The variety of food on the supermarket shelves make today’s world “chooser-friendly”. When I want to buy tomatoes, for example, I’m always looking for the perfect ones (shiny, round, dark red, with the green leaves on top). As consumers, we have a right to choose what to eat or buy and where to buy. We even have a right to judge by appearance. But how does our preference and “pickiness” affect producers and food systems? Do we need to be concerned about our behaviour?
Food loss and waste
Food loss is defined as a decrease in quantity or quality of food that is produced for human consumption. It is the food that does not reach the market from producers. It mostly occurs in the production stage of the supply chain. Farmers’ low productivity, lack of storage, transportation and other limitations related to market systems, affect the food loss in the world.
Food waste on the other hand, is an intentional discharge of items that are consumable and is caused mainly by consumer negligence and behaviour. Despite the quality, food is being wasted based on individual’s preferences and choices.
“We should reduce the food loss and waste! And we should do it now!” was the opening remark at the Side Event on “Reducing food losses and waste while connecting smallholders to market” during this week’s Committee on World Food Security (CFS).
Those attending the session were in no doubt as to how food loss and waste was affecting small farmers’ well-being. “There is nothing more difficult to see a farmer losing their crops due to lack of access to market and opportunities to sell them,” Anna Lartey, Director of the Nutrition and Food Systems Division (FAO), said.
“In order to reduce the amount of food waste, we have to be less choosy,” said Judith Hitchmann, a president of Urgenci (an International Network of Community Supported Agriculture). Urgenci aims to maintain and develop small-scale organic family farming and to achieve local food sovereignty. Community Supported Agriculture (CSA) is a market system where farmers and consumers share risks of food loss and farmers’ income loss.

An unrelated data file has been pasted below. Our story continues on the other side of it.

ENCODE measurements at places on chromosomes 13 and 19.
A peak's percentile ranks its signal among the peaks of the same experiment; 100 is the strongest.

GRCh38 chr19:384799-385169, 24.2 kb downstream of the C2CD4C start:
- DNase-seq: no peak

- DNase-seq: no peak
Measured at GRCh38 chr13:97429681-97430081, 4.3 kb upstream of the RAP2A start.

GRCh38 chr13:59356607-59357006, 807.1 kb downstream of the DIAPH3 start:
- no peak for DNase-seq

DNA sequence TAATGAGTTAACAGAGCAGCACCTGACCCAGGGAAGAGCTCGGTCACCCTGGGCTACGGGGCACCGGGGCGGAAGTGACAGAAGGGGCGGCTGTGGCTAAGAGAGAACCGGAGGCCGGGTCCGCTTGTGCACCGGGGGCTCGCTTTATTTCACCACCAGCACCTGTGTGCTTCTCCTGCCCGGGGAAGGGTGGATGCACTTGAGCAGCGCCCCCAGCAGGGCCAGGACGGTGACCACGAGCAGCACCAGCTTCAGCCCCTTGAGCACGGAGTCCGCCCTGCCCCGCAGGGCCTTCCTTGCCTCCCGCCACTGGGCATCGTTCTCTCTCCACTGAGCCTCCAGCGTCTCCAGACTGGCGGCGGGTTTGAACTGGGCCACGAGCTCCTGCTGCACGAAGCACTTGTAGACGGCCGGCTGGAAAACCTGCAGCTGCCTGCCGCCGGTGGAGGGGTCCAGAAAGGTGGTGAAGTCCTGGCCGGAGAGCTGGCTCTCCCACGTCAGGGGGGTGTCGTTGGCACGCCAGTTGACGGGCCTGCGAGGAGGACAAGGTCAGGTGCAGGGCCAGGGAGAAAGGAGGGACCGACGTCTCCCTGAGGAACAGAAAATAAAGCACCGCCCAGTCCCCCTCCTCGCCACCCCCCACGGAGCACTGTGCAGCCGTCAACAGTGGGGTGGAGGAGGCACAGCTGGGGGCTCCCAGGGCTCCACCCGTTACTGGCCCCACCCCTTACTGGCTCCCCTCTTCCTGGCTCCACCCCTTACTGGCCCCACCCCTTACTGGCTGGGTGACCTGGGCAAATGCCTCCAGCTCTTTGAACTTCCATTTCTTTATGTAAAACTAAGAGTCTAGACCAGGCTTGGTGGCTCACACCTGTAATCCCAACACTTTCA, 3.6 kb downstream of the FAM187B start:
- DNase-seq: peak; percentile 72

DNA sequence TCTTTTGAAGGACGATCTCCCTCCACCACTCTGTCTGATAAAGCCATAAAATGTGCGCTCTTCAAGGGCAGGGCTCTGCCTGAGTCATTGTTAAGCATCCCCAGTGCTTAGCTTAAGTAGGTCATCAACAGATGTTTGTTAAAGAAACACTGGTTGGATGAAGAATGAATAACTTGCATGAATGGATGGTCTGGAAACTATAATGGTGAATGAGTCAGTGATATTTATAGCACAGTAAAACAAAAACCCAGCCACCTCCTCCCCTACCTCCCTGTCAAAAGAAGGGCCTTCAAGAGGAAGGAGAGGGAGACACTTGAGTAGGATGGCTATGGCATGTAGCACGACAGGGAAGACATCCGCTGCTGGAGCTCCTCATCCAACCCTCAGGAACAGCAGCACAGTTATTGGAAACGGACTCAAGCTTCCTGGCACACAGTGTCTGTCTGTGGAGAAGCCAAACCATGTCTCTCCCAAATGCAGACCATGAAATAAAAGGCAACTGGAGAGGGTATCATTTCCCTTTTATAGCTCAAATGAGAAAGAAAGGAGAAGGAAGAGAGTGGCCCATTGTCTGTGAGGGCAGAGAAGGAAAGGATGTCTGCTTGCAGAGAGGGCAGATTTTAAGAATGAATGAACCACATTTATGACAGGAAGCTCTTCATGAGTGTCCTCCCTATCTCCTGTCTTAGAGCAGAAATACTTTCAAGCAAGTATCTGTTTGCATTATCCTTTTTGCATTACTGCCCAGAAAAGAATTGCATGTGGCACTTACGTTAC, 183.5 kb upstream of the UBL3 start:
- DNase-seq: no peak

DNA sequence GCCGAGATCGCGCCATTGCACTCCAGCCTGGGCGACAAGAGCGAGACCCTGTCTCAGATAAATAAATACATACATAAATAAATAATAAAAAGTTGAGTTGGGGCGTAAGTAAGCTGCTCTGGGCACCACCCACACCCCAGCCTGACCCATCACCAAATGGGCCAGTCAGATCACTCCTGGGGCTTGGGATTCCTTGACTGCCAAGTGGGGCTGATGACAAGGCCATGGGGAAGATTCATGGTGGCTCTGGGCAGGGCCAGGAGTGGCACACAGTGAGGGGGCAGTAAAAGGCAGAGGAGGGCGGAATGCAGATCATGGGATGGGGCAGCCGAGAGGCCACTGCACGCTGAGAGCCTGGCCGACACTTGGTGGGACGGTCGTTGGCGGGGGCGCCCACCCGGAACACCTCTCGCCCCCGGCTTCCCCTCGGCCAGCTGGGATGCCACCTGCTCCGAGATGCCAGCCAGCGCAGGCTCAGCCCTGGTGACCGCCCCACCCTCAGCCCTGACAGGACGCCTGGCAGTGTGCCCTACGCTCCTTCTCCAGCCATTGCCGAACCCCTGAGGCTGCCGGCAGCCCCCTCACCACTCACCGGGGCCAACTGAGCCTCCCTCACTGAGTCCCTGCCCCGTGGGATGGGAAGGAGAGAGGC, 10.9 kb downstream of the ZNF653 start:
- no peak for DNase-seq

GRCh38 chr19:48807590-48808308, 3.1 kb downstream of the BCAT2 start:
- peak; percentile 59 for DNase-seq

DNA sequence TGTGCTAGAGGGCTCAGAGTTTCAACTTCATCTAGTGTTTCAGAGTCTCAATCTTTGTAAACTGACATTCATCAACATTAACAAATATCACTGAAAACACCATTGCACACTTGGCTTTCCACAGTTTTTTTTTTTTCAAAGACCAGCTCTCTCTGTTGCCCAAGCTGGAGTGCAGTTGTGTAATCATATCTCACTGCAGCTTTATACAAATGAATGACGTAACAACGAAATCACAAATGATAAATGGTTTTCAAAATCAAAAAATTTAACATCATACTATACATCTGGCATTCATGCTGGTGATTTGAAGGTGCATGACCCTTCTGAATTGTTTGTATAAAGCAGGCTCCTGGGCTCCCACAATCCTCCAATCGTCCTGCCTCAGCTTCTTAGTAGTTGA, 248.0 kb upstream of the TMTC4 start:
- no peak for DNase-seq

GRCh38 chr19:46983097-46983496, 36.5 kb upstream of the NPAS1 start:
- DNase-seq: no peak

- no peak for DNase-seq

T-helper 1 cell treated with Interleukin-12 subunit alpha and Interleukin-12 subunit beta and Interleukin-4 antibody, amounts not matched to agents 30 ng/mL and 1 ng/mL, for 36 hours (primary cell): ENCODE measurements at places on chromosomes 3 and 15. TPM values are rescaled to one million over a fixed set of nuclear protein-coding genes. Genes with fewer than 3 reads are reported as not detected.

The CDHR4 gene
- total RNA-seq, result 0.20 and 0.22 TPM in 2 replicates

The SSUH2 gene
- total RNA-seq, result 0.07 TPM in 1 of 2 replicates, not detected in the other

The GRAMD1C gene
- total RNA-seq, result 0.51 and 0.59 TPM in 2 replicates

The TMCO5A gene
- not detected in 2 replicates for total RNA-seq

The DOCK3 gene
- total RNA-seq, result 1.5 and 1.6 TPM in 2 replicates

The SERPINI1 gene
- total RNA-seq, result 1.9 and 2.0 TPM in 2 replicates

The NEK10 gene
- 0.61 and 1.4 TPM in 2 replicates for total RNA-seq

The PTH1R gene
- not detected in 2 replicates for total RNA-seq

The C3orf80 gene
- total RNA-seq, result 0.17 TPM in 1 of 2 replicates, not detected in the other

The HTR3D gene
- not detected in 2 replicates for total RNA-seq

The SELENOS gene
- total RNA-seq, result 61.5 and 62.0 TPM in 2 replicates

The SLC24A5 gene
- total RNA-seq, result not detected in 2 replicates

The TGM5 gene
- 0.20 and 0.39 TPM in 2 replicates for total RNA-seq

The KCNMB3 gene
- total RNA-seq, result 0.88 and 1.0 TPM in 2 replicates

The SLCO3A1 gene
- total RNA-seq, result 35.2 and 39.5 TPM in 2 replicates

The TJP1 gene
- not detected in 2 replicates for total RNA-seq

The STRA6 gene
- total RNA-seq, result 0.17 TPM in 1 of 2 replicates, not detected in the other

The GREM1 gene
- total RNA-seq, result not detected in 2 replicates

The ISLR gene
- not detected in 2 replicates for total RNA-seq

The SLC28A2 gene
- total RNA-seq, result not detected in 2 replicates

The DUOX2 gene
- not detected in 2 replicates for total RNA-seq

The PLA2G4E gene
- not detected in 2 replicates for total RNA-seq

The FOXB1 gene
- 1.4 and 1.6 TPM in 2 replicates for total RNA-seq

Products of CSA are organic, having very low impact on environment, are not packaged and create very little waste. “When compared to the supermarkets, CSA production creates almost 50% less food loss and waste,” Ms. Hitchmann said. She said she loves the fact that CSA members take or buy anything that farmers’ offer. Consumers do not care about the perfect shape, or slightly different color of the item.
Local farmers, consumers and civil society organizations in the CSA model are closely connected and learn various ways of preparing and preserving food. Instead of wasting and putting the slightly rotten food to trash bin, “everyone should learn how to preserve food!” Ms. Hitchmann said at the end of her presentation.
Listening to her enthusiastic speech, I felt guilty about my tendency to choose food based on its looks. All consumers should understand their role in the supply chain. The collective effort of small farmers and consumers at local, national and international levels is an important first step in tackling the complex issues of food loss and waste.
So, few slightly spoiled vegetables from local farmers are definitely on the next grocery list.
Blogpost by Anudari Enkhtur, #CFS43 Social Reporter – e.anudari(at)yahoo.com
This post is part of the live coverage during the 43rd Session of the Committee on World Food Security (CFS), a project GFAR is running in collaboration with CFS. Anudari Enkhtur is one of five YPARD members who was fully sponsored by GFAR to participate in the GFAR social media bootcamp and to attend CFS as a social reporter from 17-21 October 2016.